North Florida Land Trust has helped save thousands of acres of land from development in Putnam County

Top Quote A conservation easement on Wetland Preserve has been purchased through funding from the Florida Forever program. End Quote
  • Jacksonville, FL (1888PressRelease) January 10, 2020 - North Florida Land Trust has assisted in fulfilling the dream of landowners in Putnam County by facilitating the purchase of a conservation easement on Wetland Preserve with funds from the Florida Forever program. The Florida Cabinet approved the funding in September to purchase the conservation easement for $2,873,000 and the deal was officially completed late Wednesday when the Division of State Lands closed on the easement.. NFLT served as a landowner advocate for Ben and Louann Williams to help them achieve their goal of preserving their 3,562 acres in perpetuity.

    “This has been a long time coming for our staff, particularly Marc Hudson, our land protection director, who has been working with Ben and Louann for the last five years to help them make sure the land will stay natural forever,” said Jim McCarthy, president of NFLT. “While the Williams use their land as a working forest and educate others about its ecosystem benefits, they wanted to make sure the land remained free from development for future generations. We had a few options over the years but none of them panned out. We are grateful to the Florida Cabinet and the Division of State Lands at the Department of Environmental Protection for realizing the need to make sure this land remains a preserve.”

    Wetland Preserve is a critical link in the Ocala to Osceola (O2O) wildlife corridor and is located within the Etoniah/Cross Florida Greenway Florida Forever project. NFLT identified it as a preservation priority property in 2015 and in 2017 helped move it to the top of the list for the Rural and Family Lands Protection Program before it was defunded. NFLT then identified the Florida Forever Program as a funding option for the conservation easement and assisted the family through the process while helping the state understand the property and execute the due diligence.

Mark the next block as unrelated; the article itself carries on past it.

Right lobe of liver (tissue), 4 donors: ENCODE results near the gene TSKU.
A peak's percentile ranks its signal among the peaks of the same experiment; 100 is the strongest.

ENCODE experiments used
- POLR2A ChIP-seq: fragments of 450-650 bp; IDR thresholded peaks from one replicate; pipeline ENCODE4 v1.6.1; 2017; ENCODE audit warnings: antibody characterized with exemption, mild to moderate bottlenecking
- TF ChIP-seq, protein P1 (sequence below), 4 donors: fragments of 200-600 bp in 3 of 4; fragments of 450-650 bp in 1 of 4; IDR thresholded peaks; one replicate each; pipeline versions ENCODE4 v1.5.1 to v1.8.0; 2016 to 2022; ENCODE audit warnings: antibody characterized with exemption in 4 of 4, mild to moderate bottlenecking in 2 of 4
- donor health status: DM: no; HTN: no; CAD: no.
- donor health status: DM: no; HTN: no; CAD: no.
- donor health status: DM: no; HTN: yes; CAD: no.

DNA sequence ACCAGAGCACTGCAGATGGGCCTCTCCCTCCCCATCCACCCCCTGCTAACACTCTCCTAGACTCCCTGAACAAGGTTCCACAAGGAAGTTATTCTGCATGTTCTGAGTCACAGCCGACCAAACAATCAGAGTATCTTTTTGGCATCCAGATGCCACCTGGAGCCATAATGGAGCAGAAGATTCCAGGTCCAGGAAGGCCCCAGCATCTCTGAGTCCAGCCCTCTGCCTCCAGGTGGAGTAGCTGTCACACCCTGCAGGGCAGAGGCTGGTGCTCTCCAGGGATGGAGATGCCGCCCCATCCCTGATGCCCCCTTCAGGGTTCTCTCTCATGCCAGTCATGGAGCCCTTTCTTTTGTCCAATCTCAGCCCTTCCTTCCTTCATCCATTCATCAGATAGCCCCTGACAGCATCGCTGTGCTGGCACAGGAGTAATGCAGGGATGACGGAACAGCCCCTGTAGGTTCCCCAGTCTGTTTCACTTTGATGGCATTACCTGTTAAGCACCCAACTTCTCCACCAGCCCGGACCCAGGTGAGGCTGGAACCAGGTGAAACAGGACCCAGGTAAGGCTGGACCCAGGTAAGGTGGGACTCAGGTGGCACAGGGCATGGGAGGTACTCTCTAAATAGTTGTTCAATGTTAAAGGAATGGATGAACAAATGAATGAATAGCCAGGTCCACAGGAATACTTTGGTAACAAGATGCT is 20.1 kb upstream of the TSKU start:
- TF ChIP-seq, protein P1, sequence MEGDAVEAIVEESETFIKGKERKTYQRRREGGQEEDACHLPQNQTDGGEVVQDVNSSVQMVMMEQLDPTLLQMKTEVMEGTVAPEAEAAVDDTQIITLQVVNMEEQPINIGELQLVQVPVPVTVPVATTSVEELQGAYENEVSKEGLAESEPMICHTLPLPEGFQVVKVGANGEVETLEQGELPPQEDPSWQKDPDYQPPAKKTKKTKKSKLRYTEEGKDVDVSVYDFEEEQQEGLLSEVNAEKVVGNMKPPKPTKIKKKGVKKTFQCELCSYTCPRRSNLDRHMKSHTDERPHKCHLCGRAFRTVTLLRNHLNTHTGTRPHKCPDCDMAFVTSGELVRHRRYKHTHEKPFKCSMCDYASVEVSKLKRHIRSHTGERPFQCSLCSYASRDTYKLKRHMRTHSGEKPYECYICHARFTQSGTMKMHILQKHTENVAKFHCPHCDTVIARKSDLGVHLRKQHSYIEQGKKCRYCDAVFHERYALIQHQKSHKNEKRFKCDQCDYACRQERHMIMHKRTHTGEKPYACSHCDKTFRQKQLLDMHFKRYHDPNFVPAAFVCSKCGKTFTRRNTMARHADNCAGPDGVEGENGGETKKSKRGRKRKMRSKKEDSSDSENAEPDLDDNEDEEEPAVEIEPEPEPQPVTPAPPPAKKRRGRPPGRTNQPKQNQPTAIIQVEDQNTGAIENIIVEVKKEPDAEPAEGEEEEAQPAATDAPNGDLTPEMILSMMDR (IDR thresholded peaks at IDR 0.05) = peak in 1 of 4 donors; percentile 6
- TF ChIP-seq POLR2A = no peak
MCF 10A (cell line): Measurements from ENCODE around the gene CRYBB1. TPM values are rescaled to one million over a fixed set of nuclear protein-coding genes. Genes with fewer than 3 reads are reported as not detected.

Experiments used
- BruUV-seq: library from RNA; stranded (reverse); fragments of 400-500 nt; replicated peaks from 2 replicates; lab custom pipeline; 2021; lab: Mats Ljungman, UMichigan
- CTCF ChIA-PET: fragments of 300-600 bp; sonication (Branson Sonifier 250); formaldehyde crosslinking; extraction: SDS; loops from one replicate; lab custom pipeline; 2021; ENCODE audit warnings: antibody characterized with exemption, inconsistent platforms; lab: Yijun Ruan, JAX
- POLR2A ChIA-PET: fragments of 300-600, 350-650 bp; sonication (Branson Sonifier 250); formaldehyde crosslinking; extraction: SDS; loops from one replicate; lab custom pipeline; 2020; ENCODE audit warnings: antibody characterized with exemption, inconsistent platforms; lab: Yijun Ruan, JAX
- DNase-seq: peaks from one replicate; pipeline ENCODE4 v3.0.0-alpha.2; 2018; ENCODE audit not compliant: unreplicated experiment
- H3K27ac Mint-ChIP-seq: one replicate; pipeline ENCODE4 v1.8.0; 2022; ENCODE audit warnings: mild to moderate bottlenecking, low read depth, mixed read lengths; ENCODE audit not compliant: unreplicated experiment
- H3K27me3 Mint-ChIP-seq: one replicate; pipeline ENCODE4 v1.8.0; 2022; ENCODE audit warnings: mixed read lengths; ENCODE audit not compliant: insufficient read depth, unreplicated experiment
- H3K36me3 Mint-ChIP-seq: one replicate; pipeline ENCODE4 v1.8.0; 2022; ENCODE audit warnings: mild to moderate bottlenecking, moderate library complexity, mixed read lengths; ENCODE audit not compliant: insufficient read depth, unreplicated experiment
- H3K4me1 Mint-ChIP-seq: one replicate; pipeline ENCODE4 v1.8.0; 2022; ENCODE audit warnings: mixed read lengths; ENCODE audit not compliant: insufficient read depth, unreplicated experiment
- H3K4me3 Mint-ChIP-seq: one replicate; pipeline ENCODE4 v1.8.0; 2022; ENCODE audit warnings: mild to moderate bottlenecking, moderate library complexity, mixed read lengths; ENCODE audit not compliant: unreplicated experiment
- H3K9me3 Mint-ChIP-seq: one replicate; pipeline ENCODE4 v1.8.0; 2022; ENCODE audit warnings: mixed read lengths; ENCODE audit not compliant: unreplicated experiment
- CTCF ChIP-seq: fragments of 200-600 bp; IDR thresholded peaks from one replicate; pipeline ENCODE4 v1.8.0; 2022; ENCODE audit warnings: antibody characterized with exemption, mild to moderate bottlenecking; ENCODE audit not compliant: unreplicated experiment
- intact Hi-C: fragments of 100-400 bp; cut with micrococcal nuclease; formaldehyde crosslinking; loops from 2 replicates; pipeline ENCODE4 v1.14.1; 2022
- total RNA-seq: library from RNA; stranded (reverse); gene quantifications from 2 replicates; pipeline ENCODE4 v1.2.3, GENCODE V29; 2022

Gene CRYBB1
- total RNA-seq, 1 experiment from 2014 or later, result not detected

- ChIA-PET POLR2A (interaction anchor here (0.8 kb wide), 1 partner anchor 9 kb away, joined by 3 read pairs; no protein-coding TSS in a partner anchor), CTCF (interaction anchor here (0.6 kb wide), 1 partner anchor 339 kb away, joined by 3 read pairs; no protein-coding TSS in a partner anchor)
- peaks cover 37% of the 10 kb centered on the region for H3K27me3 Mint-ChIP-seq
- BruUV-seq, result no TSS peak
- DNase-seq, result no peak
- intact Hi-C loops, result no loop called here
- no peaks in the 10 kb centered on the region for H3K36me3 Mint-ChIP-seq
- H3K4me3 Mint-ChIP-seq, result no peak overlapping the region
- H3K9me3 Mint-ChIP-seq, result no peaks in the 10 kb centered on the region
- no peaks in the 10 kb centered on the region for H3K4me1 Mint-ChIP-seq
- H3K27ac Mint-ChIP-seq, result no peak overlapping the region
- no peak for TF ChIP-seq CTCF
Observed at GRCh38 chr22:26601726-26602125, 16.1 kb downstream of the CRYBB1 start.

The Williams manage and use the land as a working forest and also educate others about its ecological assets. The conservation easement will allow them to continue to own the land while ensuring it will never be developed. The land is mesic flatwoods, mature creek swamps and a smaller area of dry sandhills. It produces fiber and wood and also serves wildlife, protects water resources and benefits native plants. The Williams, who were named Florida Landowners of the Year by the Florida Fish and Wildlife Conservation Commission, are also permanently preserving the right for the Florida National Scenic Trail to use its current trail across their land.

    The Etoniah/Cross Florida Greenway Florida Forever project contains 952,180 acres of land identified for conservation in central Putnam County extending to the Ocklawaha River. The project was approved in June and is ranked number 11 in the critical natural lands project category for the state. The conservation easement on Wetland Preserve moves the project closer to completion.

    The land within the O2O corridor is a preservation focus for NFLT. The corridor provides an important habitat for the Florida Black Bear and numerous endangered species including the red-cockaded woodpecker, indigo snakes and gopher tortoises. As part of this agreement, 160 acres of usable timber land at Wetland Preserve will now be used specifically for gopher tortoise habitat.

    About North Florida Land Trust
    North Florida Land Trust is a not-for-profit organization that seeks to protect the natural resources, historic places and working lands (farms and ranches) throughout north Florida. Founded in 1999, NFLT has preserved tens of thousands of acres of land through donation or purchase of land as well as conservation easements. NFLT is funded largely by private and corporate contributions and works closely with willing landowners and public agencies at all levels of government, not-for-profit partners, and foundations. For more information, visit

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